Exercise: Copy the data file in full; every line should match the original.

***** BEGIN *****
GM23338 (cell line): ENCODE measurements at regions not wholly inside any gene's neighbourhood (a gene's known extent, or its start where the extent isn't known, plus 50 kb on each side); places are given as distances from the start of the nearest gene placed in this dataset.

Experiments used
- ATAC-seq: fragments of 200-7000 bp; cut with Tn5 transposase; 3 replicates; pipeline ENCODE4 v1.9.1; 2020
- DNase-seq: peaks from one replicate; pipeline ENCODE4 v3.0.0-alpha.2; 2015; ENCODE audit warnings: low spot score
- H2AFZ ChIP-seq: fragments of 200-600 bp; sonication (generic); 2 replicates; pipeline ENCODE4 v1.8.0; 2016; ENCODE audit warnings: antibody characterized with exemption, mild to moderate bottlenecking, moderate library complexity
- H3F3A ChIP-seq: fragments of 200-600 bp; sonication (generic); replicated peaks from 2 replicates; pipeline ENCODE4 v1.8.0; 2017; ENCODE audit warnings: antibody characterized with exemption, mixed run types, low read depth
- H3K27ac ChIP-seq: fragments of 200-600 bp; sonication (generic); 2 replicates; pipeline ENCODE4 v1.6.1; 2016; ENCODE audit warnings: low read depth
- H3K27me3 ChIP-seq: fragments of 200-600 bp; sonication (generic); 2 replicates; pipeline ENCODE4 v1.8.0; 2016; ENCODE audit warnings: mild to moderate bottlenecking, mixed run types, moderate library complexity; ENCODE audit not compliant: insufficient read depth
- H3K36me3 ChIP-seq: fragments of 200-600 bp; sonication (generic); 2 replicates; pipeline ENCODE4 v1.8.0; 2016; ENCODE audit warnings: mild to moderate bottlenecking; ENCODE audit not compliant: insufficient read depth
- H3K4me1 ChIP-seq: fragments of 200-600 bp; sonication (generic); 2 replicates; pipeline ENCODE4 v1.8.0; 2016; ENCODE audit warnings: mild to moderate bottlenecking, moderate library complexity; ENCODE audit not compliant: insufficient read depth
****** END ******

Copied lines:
GM23338 (cell line): ENCODE measurements at regions not wholly inside any gene's neighbourhood (a gene's known extent, or its start where the extent isn't known, plus 50 kb on each side); places are given as distances from the start of the nearest gene placed in this dataset.

Experiments used
- ATAC-seq: fragments of 200-7000 bp; cut with Tn5 transposase; 3 replicates; pipeline ENCODE4 v1.9.1; 2020
- DNase-seq: peaks from one replicate; pipeline ENCODE4 v3.0.0-alpha.2; 2015; ENCODE audit warnings: low spot score
- H2AFZ ChIP-seq: fragments of 200-600 bp; sonication (generic); 2 replicates; pipeline ENCODE4 v1.8.0; 2016; ENCODE audit warnings: antibody characterized with exemption, mild to moderate bottlenecking, moderate library complexity
- H3F3A ChIP-seq: fragments of 200-600 bp; sonication (generic); replicated peaks from 2 replicates; pipeline ENCODE4 v1.8.0; 2017; ENCODE audit warnings: antibody characterized with exemption, mixed run types, low read depth
- H3K27ac ChIP-seq: fragments of 200-600 bp; sonication (generic); 2 replicates; pipeline ENCODE4 v1.6.1; 2016; ENCODE audit warnings: low read depth
- H3K27me3 ChIP-seq: fragments of 200-600 bp; sonication (generic); 2 replicates; pipeline ENCODE4 v1.8.0; 2016; ENCODE audit warnings: mild to moderate bottlenecking, mixed run types, moderate library complexity; ENCODE audit not compliant: insufficient read depth
- H3K36me3 ChIP-seq: fragments of 200-600 bp; sonication (generic); 2 replicates; pipeline ENCODE4 v1.8.0; 2016; ENCODE audit warnings: mild to moderate bottlenecking; ENCODE audit not compliant: insufficient read depth
- H3K4me1 ChIP-seq: fragments of 200-600 bp; sonication (generic); 2 replicates; pipeline ENCODE4 v1.8.0; 2016; ENCODE audit warnings: mild to moderate bottlenecking, moderate library complexity; ENCODE audit not compliant: insufficient read depth